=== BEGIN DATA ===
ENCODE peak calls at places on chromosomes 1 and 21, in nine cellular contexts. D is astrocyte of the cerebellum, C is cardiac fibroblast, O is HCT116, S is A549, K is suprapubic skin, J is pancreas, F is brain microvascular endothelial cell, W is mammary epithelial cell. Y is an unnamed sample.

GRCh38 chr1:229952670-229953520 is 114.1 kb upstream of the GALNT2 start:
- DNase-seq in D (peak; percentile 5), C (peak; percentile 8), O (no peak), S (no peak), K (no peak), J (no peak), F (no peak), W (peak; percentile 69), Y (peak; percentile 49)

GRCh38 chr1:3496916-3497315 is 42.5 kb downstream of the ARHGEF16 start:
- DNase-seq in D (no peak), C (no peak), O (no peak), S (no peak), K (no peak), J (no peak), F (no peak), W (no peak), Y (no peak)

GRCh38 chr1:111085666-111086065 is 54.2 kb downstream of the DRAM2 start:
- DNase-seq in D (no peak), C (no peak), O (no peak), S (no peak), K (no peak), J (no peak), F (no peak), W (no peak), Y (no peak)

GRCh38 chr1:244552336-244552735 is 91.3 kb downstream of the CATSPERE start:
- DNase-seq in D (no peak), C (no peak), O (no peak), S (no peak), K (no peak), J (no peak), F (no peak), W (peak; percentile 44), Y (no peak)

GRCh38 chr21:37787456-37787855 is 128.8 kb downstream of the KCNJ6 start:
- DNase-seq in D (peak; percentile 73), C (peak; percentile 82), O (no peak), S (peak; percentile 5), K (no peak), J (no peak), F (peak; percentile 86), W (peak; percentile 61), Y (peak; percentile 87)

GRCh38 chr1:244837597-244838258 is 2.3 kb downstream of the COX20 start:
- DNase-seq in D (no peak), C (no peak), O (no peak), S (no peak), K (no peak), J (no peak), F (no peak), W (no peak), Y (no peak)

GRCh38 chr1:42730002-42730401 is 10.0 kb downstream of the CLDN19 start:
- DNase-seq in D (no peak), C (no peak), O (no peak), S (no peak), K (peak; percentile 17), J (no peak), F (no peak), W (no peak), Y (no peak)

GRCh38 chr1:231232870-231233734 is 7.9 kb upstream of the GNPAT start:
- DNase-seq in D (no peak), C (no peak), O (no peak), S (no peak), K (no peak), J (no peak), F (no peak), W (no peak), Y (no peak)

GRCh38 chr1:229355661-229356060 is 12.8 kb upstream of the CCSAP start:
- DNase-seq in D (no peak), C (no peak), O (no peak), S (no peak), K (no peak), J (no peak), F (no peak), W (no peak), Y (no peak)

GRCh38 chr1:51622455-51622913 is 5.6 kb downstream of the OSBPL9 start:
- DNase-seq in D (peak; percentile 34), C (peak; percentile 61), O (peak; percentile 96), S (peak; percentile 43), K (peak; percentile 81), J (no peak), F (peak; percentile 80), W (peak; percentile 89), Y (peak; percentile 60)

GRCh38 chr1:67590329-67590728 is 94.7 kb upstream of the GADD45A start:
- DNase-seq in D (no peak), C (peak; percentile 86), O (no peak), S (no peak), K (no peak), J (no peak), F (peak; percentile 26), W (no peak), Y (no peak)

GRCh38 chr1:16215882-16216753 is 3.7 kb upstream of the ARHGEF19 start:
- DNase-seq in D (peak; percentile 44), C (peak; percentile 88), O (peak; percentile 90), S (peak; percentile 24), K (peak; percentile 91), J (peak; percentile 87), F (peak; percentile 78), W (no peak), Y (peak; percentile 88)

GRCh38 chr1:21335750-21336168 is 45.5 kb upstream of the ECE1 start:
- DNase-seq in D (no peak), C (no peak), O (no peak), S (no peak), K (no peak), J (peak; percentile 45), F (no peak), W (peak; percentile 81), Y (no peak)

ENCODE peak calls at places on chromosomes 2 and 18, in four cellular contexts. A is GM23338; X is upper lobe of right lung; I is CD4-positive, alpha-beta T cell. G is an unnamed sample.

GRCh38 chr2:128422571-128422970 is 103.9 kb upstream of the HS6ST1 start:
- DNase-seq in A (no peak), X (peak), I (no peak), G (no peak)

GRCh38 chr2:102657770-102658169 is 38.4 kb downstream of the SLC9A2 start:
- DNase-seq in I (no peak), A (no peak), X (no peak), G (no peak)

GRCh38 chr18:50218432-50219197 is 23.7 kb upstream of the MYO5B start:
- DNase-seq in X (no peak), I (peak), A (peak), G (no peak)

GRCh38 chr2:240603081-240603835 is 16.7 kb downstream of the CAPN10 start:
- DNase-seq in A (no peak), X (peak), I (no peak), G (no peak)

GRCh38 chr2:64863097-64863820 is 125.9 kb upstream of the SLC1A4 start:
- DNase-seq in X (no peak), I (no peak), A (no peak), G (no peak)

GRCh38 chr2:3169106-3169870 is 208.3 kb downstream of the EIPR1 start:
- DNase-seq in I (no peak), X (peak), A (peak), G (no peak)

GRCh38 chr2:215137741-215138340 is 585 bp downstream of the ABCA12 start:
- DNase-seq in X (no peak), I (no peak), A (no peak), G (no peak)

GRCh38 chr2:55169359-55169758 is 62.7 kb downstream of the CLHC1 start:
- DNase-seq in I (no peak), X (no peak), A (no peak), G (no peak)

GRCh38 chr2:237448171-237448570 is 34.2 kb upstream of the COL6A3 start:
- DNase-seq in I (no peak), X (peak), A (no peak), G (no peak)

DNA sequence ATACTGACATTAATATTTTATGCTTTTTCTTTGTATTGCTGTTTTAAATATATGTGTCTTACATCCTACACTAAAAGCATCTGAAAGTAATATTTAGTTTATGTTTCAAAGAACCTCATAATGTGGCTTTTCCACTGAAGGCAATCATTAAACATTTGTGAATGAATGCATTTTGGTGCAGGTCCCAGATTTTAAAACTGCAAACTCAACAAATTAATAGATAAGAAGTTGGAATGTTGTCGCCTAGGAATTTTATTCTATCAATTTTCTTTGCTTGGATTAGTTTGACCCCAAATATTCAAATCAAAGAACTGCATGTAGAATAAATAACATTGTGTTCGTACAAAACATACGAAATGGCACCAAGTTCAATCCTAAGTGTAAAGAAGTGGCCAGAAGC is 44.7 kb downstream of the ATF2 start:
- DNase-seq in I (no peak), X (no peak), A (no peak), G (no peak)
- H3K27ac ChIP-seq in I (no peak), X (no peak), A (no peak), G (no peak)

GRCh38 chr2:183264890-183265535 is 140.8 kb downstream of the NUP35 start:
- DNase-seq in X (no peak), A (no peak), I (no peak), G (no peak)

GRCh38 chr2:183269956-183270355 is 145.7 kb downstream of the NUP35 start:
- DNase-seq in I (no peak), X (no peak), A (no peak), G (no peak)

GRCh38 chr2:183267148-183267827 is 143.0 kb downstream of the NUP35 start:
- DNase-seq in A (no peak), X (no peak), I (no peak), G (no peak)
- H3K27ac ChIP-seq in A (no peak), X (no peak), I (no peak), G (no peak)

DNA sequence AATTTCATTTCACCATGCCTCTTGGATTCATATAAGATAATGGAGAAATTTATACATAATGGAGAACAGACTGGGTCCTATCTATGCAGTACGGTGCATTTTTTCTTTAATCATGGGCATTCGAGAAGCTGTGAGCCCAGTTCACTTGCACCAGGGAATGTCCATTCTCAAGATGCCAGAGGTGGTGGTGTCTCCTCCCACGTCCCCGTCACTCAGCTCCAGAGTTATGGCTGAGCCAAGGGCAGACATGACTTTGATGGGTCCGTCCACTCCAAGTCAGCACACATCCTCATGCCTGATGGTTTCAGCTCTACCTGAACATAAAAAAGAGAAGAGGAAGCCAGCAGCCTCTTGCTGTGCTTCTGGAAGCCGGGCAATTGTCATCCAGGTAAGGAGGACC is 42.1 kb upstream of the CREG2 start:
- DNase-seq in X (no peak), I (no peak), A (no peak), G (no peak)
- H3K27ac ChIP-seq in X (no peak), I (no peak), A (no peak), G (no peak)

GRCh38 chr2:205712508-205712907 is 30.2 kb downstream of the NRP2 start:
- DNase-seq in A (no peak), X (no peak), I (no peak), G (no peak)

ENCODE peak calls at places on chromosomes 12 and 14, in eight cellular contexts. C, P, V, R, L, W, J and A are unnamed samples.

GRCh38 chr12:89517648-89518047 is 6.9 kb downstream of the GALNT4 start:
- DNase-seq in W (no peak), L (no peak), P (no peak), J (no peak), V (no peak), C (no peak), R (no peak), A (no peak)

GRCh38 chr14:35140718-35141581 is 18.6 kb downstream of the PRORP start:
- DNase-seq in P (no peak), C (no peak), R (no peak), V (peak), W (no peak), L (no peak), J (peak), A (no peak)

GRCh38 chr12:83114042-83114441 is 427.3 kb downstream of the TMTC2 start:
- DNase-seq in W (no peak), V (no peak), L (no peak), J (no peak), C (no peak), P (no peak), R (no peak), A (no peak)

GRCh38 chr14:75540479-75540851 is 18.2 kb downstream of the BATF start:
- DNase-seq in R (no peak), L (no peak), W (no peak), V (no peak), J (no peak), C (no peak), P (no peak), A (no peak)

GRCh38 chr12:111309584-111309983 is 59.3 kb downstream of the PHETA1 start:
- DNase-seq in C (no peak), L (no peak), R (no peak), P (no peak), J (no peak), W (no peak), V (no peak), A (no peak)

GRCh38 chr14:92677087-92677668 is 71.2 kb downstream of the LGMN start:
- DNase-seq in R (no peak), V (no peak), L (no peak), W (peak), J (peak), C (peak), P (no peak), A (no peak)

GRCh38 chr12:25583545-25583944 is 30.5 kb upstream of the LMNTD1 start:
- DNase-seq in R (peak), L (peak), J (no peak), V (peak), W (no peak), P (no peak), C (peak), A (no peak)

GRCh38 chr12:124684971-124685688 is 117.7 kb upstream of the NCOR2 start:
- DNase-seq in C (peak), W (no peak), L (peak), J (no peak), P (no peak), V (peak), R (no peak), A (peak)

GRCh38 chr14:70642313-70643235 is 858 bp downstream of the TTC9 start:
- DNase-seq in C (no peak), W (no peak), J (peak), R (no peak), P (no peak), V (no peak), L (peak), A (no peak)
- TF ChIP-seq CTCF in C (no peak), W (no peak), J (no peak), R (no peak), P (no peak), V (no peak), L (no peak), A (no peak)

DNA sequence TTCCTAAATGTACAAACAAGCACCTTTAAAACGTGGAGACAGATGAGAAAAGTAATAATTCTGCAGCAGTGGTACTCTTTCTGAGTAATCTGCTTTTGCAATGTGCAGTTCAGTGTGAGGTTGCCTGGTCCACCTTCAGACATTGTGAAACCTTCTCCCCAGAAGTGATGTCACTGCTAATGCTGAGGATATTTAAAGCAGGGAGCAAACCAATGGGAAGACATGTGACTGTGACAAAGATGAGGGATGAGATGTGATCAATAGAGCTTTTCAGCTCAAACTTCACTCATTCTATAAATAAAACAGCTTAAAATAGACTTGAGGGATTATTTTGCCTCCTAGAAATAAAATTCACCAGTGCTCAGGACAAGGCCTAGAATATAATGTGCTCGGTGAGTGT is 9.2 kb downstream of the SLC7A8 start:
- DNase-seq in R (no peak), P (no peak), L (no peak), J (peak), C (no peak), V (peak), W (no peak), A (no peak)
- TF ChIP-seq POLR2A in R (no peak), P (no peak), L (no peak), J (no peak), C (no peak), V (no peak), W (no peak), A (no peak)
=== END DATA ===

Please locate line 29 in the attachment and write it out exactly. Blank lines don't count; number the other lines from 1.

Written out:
GRCh38 chr2:128422571-128422970 is 103.9 kb upstream of the HS6ST1 start: